Talk:Loren Pankratz

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New Page Launched[edit]

Welcome to Wikipedia Loren Pankratz. This page has long deserved to be written as you will be able to see from the citations I include. It is possible that I might have some bias as I had to ask Pankratz for him to upload some of these pictures. Plus I had to visit the Skeptic's Toolbox, August 2012 in order to get the last of the citations, pictures and interviews. I hereby release this page for all readers to read and enjoy.Sgerbic (talk) 00:51, 23 August 2012 (UTC)


I enjoyed the article, and nominated it to GA. Tomer T (talk) 09:30, 12 September 2012 (UTC)

GA Review[edit]

This review is transcluded from Talk:Loren Pankratz/GA1. The edit link for this section can be used to add comments to the review.

Reviewer: Delldot (talk · contribs) 06:17, 24 January 2013 (UTC)

This is an interesting guy, I'm glad this review gave me the opportunity to find out about him. Unfortunately I'm going to fail the article. My main concern is the organization, I'll go into more detail below.

  • The article needs a major rewrite for organization. Some of the sections look like facts have been added in piecemeal, jumbled together. They don't flow. e.g. the Personal section has four short paragraphs that cover education, wife, library, and organ donor card. This doesn't seem to have any rhyme or reason.
  • The paragraph beginning "a reviewer for the American Journal of Psychiatry, Pankratz vetted potential publications on Posttraumatic Stress Disorder" is problematic because it seems to be making Pankratz's case for him, rather than explaining his point of view. e.g. "Moreover, both children and adults, it turns out, are amazingly resilient in the long run to trauma."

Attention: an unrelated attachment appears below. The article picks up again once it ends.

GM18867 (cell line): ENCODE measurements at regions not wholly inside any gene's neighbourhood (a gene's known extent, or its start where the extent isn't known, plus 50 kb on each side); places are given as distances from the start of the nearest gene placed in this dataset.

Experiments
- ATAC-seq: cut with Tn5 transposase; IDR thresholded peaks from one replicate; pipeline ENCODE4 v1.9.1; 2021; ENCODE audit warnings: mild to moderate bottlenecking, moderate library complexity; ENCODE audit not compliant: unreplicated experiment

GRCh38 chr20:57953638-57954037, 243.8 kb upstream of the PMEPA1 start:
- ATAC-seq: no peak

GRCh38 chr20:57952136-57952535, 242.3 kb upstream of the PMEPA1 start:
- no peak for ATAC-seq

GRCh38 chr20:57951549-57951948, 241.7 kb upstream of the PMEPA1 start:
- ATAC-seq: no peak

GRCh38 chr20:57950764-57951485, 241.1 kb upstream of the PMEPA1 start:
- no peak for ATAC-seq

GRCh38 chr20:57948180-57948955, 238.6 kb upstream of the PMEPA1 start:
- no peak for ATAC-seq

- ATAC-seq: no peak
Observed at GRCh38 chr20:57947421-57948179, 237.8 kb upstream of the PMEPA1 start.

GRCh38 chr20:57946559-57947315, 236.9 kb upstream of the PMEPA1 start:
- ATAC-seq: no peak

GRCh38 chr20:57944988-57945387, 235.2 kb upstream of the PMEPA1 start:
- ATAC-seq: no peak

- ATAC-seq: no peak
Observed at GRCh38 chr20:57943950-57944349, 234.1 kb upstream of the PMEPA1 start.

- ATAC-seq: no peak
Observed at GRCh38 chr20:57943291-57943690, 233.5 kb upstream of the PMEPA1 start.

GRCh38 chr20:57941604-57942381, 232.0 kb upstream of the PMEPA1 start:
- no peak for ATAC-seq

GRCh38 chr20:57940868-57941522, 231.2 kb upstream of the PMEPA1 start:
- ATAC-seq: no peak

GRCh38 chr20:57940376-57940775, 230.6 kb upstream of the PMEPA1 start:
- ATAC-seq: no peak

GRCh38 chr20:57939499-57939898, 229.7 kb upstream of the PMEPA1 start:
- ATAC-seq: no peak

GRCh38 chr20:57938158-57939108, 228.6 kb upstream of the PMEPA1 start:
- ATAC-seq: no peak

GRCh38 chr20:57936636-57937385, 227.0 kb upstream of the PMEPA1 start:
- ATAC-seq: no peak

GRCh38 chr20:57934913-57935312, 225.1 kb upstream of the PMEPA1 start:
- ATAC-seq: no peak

• This tag needs to be addressed: "In an undoubtedly[who?] unique position for a psychologist, Pankratz was appointed chair of the promotion and tenure committee of the department of psychiatry."
  • It's not clear why there's a section called "Selected publications". Who is selecting them? Why are they being selected? It would make sense if these were his most famous, influential, or otherwise notable publications, according to some metric. It seems like they're just being selected at random.
  • This is unclear: "Pankratz showed that forced-choice testing was a new strategy for the assessment of malingering related to any sensory deficit. These papers and the one on memory testing have all been cited over 100 times.[21][22]" What papers are these? What source says they have been cited over 100 times? Surely 21 and 22 don't?
  • When you introduce a topic that's unfamiliar to a lay reader, like forced-choice testing, explain in line what it is. Assume your reader has no special knowledge of the topic.
  • The lead mentions things not in the rest of the article, e.g. the long list of topics he's written about. This means that these facts are uncited.
  • Also, there is content in the article not summarized in the lead.